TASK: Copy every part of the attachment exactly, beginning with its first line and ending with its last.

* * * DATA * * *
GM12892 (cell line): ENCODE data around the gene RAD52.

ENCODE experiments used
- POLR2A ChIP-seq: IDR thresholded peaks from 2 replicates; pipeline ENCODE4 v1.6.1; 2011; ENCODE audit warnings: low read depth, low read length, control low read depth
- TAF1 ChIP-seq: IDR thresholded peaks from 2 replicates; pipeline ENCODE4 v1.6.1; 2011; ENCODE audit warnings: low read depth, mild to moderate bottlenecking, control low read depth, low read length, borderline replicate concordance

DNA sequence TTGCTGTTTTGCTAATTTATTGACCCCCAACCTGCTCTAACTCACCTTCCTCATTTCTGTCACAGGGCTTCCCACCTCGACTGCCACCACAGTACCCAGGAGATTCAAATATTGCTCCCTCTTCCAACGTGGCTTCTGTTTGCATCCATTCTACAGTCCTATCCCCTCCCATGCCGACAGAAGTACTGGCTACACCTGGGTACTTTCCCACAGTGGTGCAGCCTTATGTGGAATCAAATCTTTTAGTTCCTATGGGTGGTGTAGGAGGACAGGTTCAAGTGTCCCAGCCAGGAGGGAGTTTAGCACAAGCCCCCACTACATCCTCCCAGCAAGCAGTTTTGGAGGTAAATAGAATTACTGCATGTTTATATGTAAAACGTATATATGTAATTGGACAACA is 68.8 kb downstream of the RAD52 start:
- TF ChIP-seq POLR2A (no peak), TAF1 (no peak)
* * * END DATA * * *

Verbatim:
GM12892 (cell line): ENCODE data around the gene RAD52.

ENCODE experiments used
- POLR2A ChIP-seq: IDR thresholded peaks from 2 replicates; pipeline ENCODE4 v1.6.1; 2011; ENCODE audit warnings: low read depth, low read length, control low read depth
- TAF1 ChIP-seq: IDR thresholded peaks from 2 replicates; pipeline ENCODE4 v1.6.1; 2011; ENCODE audit warnings: low read depth, mild to moderate bottlenecking, control low read depth, low read length, borderline replicate concordance

DNA sequence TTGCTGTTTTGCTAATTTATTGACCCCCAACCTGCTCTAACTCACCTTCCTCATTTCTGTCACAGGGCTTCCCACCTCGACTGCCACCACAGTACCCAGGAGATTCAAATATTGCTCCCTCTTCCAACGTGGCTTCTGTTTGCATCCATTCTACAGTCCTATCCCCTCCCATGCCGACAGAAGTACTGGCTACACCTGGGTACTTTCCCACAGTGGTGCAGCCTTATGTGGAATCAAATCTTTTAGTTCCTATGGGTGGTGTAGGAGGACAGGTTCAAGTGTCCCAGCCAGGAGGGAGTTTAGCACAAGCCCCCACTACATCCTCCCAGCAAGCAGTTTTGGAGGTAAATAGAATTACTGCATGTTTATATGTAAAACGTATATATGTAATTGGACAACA is 68.8 kb downstream of the RAD52 start:
- TF ChIP-seq POLR2A (no peak), TAF1 (no peak)